We were aiming for Als Fjord – about 25 miles to the southwest, specifically Augustenborg at the far end where we were planning to leave Lizzie for the winter, so this was our last big trip. We had already decided to stop at the northern end of the fjord at a sheltered anchorage called Dyvig. It was only a day sail from Assens, but we’s begun to wonder if we’d get there in the daylight. The entrance to Dyvig is unlit and very narrow, so we made sure there was a back up option if we arrived after dark, but with more sail hoisted we made much better progress, and managed to work the wind shifts and currents well to make headway into the wind. A few squalls as evening came had us reefing both the main and the genoa, but we made it through them intact (just very wet) and turned into the blissful calm of Als Fjord. What a contrast from outside!
We were able to bear away and reach down the fjord as far as Dyvig – the entrance to which proved to be the highlight of the day – a tiny channel (maybe 10m wide) through into a peaceful lagoon beyond where we gratefully dropped anchor – all under sail with no need for the motor. We were very grateful for the shelter as the wind gusted strongly all the next day. Lizzie was very snug so we inflated the kayak and went for a paddle around the lagoon and a nice walk to the nearest town to stock up.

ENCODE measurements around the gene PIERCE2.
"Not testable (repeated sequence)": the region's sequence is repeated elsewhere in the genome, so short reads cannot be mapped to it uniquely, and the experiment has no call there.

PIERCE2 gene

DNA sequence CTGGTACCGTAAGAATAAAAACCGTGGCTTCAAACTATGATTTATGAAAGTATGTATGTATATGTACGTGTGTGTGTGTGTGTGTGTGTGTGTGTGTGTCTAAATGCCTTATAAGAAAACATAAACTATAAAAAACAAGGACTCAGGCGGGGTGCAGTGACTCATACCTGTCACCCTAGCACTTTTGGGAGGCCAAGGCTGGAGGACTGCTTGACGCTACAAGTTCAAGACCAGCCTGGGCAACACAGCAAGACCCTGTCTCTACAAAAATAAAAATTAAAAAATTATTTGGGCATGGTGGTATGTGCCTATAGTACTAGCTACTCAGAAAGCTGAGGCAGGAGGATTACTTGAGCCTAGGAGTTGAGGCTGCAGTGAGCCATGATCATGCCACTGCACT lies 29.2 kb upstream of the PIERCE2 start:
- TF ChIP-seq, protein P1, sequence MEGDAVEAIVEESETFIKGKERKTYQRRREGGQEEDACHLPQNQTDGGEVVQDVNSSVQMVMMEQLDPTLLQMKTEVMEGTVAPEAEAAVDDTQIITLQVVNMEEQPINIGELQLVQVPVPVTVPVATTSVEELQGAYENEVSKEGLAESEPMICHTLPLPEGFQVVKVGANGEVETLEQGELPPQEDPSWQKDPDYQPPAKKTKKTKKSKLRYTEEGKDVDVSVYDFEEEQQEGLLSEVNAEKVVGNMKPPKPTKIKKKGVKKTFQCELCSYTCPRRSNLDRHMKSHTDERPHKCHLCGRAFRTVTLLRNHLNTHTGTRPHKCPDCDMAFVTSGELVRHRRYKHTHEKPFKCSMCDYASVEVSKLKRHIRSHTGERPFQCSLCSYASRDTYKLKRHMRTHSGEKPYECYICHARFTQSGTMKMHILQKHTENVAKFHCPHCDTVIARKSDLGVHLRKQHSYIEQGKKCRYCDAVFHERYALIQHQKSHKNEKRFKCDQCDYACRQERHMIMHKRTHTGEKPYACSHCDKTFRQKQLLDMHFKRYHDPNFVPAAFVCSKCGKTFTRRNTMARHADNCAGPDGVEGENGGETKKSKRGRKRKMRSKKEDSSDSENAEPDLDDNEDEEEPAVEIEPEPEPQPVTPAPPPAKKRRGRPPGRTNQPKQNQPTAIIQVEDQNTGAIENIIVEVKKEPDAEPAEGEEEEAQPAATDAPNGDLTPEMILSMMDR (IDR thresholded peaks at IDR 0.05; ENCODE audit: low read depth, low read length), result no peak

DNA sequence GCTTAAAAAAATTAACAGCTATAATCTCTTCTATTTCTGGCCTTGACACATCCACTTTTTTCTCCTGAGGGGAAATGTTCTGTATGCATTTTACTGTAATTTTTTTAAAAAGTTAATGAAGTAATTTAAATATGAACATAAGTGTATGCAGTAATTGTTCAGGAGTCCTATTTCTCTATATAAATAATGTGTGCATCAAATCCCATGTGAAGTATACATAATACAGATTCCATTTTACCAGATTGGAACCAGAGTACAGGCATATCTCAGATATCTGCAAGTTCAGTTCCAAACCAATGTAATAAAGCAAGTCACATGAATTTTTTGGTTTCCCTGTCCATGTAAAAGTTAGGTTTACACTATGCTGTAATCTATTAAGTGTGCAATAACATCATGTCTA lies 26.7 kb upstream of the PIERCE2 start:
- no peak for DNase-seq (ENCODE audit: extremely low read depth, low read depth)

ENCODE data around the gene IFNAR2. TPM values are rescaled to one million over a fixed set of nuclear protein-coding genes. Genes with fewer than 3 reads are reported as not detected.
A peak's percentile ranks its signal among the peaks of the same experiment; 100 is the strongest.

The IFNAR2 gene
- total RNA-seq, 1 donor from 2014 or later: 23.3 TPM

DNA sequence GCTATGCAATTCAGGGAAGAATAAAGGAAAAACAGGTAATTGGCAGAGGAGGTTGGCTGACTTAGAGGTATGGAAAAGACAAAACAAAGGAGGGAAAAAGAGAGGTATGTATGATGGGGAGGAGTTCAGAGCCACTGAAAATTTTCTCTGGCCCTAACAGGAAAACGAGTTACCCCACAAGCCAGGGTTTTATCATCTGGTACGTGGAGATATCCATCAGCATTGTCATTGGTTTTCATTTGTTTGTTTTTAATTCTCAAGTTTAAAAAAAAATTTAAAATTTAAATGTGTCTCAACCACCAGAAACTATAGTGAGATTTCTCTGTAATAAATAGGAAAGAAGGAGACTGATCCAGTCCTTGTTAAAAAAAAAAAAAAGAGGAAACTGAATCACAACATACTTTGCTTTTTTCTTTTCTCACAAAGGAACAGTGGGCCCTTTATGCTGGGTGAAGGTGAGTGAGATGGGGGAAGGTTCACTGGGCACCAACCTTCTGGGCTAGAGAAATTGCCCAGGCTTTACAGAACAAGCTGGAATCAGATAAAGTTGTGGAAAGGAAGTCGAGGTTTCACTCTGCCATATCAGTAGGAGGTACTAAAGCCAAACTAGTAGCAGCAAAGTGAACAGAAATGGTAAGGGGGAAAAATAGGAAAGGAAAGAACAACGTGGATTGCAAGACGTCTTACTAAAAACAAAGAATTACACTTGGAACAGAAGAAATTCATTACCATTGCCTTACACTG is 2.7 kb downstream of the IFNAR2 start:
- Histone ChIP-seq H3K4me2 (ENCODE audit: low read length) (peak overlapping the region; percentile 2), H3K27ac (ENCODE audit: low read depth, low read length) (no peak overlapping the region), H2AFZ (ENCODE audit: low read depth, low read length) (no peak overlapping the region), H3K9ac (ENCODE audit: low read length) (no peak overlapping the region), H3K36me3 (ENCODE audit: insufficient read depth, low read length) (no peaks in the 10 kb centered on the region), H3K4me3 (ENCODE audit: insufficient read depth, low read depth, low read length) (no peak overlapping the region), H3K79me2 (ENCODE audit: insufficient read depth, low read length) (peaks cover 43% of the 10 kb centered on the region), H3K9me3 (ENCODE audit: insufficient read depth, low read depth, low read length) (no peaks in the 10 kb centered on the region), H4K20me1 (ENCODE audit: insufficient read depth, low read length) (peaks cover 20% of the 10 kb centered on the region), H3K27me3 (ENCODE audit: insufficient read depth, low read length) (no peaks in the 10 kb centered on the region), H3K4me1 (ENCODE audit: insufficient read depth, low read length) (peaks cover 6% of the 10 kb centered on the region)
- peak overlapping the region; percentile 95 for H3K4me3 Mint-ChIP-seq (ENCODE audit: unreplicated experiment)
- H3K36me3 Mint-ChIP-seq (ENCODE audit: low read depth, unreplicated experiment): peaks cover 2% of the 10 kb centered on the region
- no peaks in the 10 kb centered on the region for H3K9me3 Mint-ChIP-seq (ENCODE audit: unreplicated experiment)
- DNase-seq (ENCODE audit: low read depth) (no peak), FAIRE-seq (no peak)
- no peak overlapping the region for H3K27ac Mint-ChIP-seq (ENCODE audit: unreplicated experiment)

The following day was calmer and we sailed our last leg of the summer down the fjord. About half way down the fjord divides into the famous Als Sound to Sonderborg, and Augustenborg Fiord, where we were bound. It was a beautifully sunny day and a nice relaxing sail until a last minute panic by Tom marred the final approach into Augustenborg harbour!
We tied up safely in our last box-berth of the summer and could finally relax… except we had just a couple of days to clean and dry everything ready for winter storage, dismantle the boat ready to go into a shed, and pack all our belongings ready for an epic three-day public transport journey back to the UK.